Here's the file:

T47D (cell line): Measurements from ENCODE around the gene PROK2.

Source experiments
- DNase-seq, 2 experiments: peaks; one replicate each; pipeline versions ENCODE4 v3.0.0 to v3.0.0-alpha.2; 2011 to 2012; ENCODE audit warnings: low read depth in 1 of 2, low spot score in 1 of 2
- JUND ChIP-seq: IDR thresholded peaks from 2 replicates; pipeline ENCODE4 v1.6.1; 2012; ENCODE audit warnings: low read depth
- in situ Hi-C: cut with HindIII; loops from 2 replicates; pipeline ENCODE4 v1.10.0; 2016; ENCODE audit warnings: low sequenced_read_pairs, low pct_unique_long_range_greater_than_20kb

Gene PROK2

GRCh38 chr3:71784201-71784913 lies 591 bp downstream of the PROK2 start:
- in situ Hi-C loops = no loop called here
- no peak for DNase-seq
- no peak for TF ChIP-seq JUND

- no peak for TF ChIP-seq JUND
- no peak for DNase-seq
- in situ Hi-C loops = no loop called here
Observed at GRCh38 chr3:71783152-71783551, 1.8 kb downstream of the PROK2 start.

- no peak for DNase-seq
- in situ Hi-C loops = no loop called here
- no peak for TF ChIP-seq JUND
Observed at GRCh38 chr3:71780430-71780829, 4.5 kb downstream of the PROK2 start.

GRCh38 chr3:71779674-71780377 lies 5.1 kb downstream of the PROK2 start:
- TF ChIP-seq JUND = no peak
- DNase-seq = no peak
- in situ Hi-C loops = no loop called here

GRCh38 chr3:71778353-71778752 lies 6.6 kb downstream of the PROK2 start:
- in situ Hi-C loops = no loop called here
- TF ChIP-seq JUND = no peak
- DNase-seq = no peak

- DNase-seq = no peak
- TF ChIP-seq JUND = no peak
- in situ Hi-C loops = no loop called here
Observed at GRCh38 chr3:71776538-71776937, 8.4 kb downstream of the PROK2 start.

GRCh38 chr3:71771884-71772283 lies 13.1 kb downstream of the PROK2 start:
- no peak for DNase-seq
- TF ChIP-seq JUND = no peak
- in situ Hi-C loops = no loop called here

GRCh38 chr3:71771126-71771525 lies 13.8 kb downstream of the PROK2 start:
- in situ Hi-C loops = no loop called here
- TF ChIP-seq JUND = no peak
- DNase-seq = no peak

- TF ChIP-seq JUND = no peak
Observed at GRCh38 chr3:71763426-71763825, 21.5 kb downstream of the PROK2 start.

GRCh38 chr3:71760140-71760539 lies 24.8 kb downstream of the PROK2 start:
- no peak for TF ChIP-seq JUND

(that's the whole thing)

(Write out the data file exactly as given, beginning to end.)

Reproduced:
T47D (cell line): Measurements from ENCODE around the gene PROK2.

Source experiments
- DNase-seq, 2 experiments: peaks; one replicate each; pipeline versions ENCODE4 v3.0.0 to v3.0.0-alpha.2; 2011 to 2012; ENCODE audit warnings: low read depth in 1 of 2, low spot score in 1 of 2
- JUND ChIP-seq: IDR thresholded peaks from 2 replicates; pipeline ENCODE4 v1.6.1; 2012; ENCODE audit warnings: low read depth
- in situ Hi-C: cut with HindIII; loops from 2 replicates; pipeline ENCODE4 v1.10.0; 2016; ENCODE audit warnings: low sequenced_read_pairs, low pct_unique_long_range_greater_than_20kb

Gene PROK2

GRCh38 chr3:71784201-71784913 lies 591 bp downstream of the PROK2 start:
- in situ Hi-C loops = no loop called here
- no peak for DNase-seq
- no peak for TF ChIP-seq JUND

- no peak for TF ChIP-seq JUND
- no peak for DNase-seq
- in situ Hi-C loops = no loop called here
Observed at GRCh38 chr3:71783152-71783551, 1.8 kb downstream of the PROK2 start.

- no peak for DNase-seq
- in situ Hi-C loops = no loop called here
- no peak for TF ChIP-seq JUND
Observed at GRCh38 chr3:71780430-71780829, 4.5 kb downstream of the PROK2 start.

GRCh38 chr3:71779674-71780377 lies 5.1 kb downstream of the PROK2 start:
- TF ChIP-seq JUND = no peak
- DNase-seq = no peak
- in situ Hi-C loops = no loop called here

GRCh38 chr3:71778353-71778752 lies 6.6 kb downstream of the PROK2 start:
- in situ Hi-C loops = no loop called here
- TF ChIP-seq JUND = no peak
- DNase-seq = no peak

- DNase-seq = no peak
- TF ChIP-seq JUND = no peak
- in situ Hi-C loops = no loop called here
Observed at GRCh38 chr3:71776538-71776937, 8.4 kb downstream of the PROK2 start.

GRCh38 chr3:71771884-71772283 lies 13.1 kb downstream of the PROK2 start:
- no peak for DNase-seq
- TF ChIP-seq JUND = no peak
- in situ Hi-C loops = no loop called here

GRCh38 chr3:71771126-71771525 lies 13.8 kb downstream of the PROK2 start:
- in situ Hi-C loops = no loop called here
- TF ChIP-seq JUND = no peak
- DNase-seq = no peak

- TF ChIP-seq JUND = no peak
Observed at GRCh38 chr3:71763426-71763825, 21.5 kb downstream of the PROK2 start.

GRCh38 chr3:71760140-71760539 lies 24.8 kb downstream of the PROK2 start:
- no peak for TF ChIP-seq JUND